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Adviser for Egypt Prez Morsi Says Amending Peace Treaty with Israel Just 'A Matter of Time

Egyptian President Mohammed Morsi (AP photo)

An adviser to Egyptian President Mohammed Morsi said Thursday that amending his country’s peace treaty with Israel is just “a matter of time” so that Egypt can have full control of the Sinai Peninsula. Under the 1979 Camp David Accords, the Sinai was to remain mostly demilitarized to provide a strategic buffer for Israel.

Egypt Independent, which translated the story from the Arabic press, did not provide the entire sentence in which the adviser said “a matter of time,” but did offer additional quotes. It reports:

Mohamed Essmat Seif al-Dawla, who has been publicly advocating the move, told Kuwaiti newspaper Al-Jareeda in an interview published on Wednesday, "There is no reason for keeping a treaty unchanged for three decades."

He added that the 1979 accord "preserves Israel's national security more than Egypt's, which constitutes a blatant violation of Egyptian sovereignty," and that it would not endure under Egypt's new leaders.

Egypt Independent describes Dawla as a member of Kefaya, the movement for change that protested against former President Hosni Mubarak in 2011. The paper reports that his father was an opponent of President Anwar Sadat, who was gunned down in 1981 by radical Islamist army officers for signing the peace treaty with Israel. According to the Egyptian news agency MENA, he is also a member of an anti-Zionist group. Dawla said:

"While Israel has only three kilometers of limited armament zones within its soils, known as Zone D, Egypt has A, B, and C zones in the Sinai Peninsula with different degrees of armament," he said.

Dawla said the agreement means Egypt is deprived of control over large areas that have turned into a hotbed for criminal activity and "espionage networks."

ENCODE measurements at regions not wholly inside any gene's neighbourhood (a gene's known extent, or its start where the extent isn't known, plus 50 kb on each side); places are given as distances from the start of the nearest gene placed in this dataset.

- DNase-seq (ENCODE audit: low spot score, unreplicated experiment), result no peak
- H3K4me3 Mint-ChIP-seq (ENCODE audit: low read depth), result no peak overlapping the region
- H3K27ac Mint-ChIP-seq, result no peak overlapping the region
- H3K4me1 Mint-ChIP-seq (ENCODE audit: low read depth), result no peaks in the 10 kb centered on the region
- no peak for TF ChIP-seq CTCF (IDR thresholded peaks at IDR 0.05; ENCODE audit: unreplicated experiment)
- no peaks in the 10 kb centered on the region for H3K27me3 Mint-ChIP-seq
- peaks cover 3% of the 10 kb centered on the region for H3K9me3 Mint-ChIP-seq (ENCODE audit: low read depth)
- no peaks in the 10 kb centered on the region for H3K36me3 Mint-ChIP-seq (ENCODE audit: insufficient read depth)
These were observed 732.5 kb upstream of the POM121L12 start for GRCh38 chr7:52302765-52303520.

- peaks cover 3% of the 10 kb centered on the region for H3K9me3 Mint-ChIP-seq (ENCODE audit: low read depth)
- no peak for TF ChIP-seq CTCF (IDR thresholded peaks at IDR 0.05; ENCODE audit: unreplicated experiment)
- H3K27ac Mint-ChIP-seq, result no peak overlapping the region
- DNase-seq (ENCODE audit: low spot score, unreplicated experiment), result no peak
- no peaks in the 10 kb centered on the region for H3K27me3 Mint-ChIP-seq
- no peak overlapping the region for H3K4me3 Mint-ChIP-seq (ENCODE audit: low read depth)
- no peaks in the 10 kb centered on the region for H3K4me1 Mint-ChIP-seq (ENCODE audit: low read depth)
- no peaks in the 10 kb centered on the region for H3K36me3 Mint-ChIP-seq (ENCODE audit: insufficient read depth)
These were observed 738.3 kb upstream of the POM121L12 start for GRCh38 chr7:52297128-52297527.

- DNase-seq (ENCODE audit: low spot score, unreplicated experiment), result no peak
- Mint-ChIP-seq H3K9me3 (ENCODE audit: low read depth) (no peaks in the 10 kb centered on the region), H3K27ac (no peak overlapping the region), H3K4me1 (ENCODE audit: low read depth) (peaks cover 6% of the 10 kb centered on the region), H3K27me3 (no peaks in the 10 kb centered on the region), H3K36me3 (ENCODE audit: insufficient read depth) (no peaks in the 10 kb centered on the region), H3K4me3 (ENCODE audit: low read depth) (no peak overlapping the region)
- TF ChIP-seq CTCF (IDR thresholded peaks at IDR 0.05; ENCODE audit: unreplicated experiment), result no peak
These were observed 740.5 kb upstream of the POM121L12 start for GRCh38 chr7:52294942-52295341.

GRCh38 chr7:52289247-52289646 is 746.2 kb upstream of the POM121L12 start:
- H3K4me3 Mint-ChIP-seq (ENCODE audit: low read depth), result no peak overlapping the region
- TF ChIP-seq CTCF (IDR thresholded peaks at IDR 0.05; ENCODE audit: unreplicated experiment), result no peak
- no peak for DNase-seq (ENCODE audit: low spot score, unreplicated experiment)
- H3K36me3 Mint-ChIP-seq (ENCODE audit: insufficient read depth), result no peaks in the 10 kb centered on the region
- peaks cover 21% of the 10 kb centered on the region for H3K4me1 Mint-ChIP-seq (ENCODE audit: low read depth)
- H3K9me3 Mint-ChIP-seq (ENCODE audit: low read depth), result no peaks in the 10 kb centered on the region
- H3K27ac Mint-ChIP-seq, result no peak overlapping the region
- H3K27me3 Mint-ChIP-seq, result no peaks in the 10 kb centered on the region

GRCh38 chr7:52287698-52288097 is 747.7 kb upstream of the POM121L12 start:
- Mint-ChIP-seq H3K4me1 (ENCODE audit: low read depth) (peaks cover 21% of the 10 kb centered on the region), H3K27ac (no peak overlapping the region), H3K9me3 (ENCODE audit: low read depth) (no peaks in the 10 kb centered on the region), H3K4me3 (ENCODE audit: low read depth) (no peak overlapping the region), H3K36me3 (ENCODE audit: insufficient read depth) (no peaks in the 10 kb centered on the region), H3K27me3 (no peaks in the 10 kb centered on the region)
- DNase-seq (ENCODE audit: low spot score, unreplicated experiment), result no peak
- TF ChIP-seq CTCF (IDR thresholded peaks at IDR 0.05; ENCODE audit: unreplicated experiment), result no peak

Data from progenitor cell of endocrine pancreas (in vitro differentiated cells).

This is not the first time a senior official publicly derided the treaty which has been in effect for 33 years. In August, the Middle East Media Research Institute (MEMRI) translated Muslim Brotherhood Adviser Ahmad Sabi’ saying the peace treaty had brought cancer, hepatitis and kidney infections from Israel, which he referred to only as the “Zionist entity.” He said:

[I support] amending the [Camp David] agreement, which is a mark of shame upon the Egyptian people. This agreement has been a heavy burden upon the Egyptian people, undermining Egypt's sovereignty. It has even undermined projects for the development of the Sinai. Therefore, it is an unjust and unfair agreement, which has isolated Egypt from its Arab and Islamic environs, and from the pan-Arab effort to liberate the land of Palestine and to support Palestinian resistance. [...]

In addition, carcinogenic pesticides were imported from the Zionist entity, and Egyptian agriculture was made available to the Zionist entity. This led to the destruction of various sectors in Egypt. Egypt now suffers from endemic diseases, such as various types of cancer, hepatitis, and kidney infections. All these and other diseases are the result of the carcinogenic pesticides, which were brought here along with that agreement.

Last month, Morsi’s adviser Dawla also expressed similar reservations about the continuation of the peace treaty. Israel Radio cited Egyptian media which quoted Dawla saying the peace treaty was tying Egypt’s hands in its fight against militants operating in the Sinai. Last month, 16 Egyptian border guards stationed in the Sinai were killed by terrorists believed to be trying to enter Israel.

As for Egypt’s Muslim Brotherhood president himself, Morsi said in his first interview with the Western press after taking office that Egypt would respect all treaties – even if he never mentioned Israel by name. At the end of August, he said of the military campaign to root out Islamist terrorists from the Sinai:

“Egypt is practising its very normal role on its soil and does not threaten anyone and there should not be any kind of international or regional concerns at all from the presence of Egyptian security forces,” Mr Morsi told the Reuters news agency.

He said the campaign was “in full respect of international peace treaties”.

After the Camp David Accords were signed, the U.S. began providing military aid to Egypt as an incentive the Middle Eastern nation would continue honoring its commitment. That aid stands now at $1.3 billion per year. If adviser Dawla is hinting at a future change in policy, the question remains if the Obama administration will amend its foreign aid allocations.

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